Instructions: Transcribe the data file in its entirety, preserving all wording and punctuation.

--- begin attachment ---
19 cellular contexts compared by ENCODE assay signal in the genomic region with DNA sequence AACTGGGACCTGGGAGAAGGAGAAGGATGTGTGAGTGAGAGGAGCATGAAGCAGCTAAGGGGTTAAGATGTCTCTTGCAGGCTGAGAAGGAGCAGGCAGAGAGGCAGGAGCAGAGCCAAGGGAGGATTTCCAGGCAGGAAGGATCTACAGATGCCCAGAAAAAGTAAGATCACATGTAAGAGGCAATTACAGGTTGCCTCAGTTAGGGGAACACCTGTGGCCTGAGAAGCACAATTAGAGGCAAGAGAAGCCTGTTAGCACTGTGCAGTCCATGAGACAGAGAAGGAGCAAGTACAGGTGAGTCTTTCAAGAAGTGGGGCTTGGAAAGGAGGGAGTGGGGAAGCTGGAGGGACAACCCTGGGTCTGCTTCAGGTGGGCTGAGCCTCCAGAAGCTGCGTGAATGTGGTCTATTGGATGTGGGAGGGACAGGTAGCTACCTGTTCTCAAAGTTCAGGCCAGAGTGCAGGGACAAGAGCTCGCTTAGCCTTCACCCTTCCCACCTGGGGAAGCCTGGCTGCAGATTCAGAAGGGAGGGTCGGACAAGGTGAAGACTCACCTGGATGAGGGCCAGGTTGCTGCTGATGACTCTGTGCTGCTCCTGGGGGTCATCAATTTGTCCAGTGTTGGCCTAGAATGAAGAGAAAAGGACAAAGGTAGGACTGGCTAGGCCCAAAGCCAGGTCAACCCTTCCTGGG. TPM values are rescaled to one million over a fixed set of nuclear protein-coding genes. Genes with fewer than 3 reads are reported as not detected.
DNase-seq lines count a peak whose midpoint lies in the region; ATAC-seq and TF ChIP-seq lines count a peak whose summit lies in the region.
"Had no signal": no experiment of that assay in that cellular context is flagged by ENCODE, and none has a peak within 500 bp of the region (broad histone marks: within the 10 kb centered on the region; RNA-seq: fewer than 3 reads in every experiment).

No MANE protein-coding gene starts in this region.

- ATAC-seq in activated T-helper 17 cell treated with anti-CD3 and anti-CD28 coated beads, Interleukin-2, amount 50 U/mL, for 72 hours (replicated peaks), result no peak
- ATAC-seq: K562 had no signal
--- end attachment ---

19 cellular contexts compared by ENCODE assay signal in the genomic region with DNA sequence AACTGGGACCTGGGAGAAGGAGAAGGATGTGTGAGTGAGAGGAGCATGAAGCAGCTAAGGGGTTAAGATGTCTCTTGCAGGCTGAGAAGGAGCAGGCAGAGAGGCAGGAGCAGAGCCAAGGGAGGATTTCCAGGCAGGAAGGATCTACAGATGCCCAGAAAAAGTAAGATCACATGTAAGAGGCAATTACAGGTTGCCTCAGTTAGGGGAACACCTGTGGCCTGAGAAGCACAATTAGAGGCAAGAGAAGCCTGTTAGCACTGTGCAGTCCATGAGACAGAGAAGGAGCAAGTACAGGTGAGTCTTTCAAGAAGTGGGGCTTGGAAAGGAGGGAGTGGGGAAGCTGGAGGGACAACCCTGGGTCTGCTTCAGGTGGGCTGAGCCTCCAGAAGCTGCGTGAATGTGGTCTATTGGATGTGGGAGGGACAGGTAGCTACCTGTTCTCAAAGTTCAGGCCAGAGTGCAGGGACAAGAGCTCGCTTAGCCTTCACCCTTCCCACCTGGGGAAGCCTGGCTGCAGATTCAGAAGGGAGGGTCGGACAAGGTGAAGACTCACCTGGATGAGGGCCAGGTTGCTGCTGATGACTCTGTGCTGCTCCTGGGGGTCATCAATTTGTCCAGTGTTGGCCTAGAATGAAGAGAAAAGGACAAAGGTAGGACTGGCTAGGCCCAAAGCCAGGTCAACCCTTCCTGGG. TPM values are rescaled to one million over a fixed set of nuclear protein-coding genes. Genes with fewer than 3 reads are reported as not detected.
DNase-seq lines count a peak whose midpoint lies in the region; ATAC-seq and TF ChIP-seq lines count a peak whose summit lies in the region.
"Had no signal": no experiment of that assay in that cellular context is flagged by ENCODE, and none has a peak within 500 bp of the region (broad histone marks: within the 10 kb centered on the region; RNA-seq: fewer than 3 reads in every experiment).

No MANE protein-coding gene starts in this region.

- ATAC-seq in activated T-helper 17 cell treated with anti-CD3 and anti-CD28 coated beads, Interleukin-2, amount 50 U/mL, for 72 hours (replicated peaks), result no peak
- ATAC-seq: K562 had no signal